The government of India estimates that the Indian healthcare industry will grow to USD 280 billion by 2020, with the medical technology market sector more than doubling by 2017 to reach USD 9.5 billion, according to German Trade & Invest (GTAI)[1]. By 2025 India needs 1.8 million more beds, 1.54 million more doctors and 2.4 million more nurses to meet growing demand. This rapid growth is required to meet the equally rapid increase in demand. The country’s population is growing rapidly, with rising incomes and increases in diseases of “affluence”, a growing number of old people and the emergence of health insurance across all income sectors. Additionally, Indian medical service consumers have become more health conscious. The private sector is the driving force behind the modernization of the health sector – it represents 80% of the market and is investing in cutting-edge technology to meet the increasing demands of affluent patients.

The potential is all the greater as India spent just 1.3% of its GDP on public health care in 2014, and even including expenditure on private health care, the figure stands at only 4.3%. While government spending in the health sector was slashed in 2014 and attempts to introduce healthcare as a fundamental right have hit practical problems, the government is encouraging growth with reductions in import duties on medical equipment, higher depreciation on life-saving medical equipment (40%, up from 25%), and a number of other tax incentives.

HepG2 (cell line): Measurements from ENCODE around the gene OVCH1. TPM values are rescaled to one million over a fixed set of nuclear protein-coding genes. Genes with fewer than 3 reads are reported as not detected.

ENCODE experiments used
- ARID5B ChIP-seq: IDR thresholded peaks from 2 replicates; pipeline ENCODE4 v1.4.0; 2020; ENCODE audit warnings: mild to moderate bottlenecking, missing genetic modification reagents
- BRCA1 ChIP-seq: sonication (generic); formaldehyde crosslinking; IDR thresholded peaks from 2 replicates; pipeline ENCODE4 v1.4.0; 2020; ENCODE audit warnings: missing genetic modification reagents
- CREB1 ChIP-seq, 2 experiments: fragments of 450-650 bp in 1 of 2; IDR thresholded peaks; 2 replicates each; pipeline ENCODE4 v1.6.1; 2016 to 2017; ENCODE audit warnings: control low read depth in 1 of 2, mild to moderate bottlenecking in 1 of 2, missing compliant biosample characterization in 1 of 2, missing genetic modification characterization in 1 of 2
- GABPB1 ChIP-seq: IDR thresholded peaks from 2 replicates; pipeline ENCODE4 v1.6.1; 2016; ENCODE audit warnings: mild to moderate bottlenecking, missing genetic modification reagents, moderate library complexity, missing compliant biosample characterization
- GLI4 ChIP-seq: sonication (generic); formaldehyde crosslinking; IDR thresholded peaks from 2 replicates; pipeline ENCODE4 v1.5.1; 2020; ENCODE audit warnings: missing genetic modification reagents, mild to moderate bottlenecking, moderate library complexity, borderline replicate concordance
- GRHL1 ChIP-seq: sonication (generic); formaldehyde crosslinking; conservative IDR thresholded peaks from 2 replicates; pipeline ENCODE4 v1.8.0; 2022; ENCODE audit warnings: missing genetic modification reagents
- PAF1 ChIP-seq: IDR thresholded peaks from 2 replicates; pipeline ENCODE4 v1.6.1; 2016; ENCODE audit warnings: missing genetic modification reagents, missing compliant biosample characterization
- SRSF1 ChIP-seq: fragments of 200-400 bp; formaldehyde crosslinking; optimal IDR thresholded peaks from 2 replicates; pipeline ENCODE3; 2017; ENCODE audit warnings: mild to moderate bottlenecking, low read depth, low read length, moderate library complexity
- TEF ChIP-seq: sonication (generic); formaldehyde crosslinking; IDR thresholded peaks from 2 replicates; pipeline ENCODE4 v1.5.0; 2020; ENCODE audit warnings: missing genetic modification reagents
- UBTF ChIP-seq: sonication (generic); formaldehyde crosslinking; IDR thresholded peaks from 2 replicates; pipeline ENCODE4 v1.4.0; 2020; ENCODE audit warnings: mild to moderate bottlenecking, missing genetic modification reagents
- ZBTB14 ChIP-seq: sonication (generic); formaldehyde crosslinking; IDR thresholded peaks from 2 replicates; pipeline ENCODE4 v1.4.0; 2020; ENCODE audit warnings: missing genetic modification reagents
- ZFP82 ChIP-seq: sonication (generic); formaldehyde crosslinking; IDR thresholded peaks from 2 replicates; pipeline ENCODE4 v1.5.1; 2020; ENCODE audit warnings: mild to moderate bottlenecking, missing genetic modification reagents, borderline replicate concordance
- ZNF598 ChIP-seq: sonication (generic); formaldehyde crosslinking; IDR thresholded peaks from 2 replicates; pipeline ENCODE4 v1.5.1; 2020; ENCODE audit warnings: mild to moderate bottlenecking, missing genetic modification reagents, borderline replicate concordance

According to the India Brand Equity Foundation (IBEF), the healthcare industry in India today is worth more than USD 65 billion, and there is a great dependency on imported medical technology with no strong expansion of local production expected in the foreseeable future. India imports approximately 80% of all required medical technology, and this is higher for technically sophisticated products.

In general the Indian sub-continent offers many opportunities especially in the medical device industry. The country has become one of the leading destinations for high-end diagnostic services with high capital investment in advanced diagnostic facilities. Another fast emerging sector is Telemedicine. In 2012, the market was valued at US$ 7.5 million, and is expected to grow to US$ 18.7 million by 2017. India’s competitive advantage also lies in the increased success rate of Indian companies in getting Abbreviated New Drug Application (ANDA) approvals.

The increase in both population and income ensure constantly rising demand for medical services in the foreseeable future with huge opportunities for investment in the healthcare infrastructure in both urban and rural areas of India.

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[1] valued at from USD 4.1 billion in 2011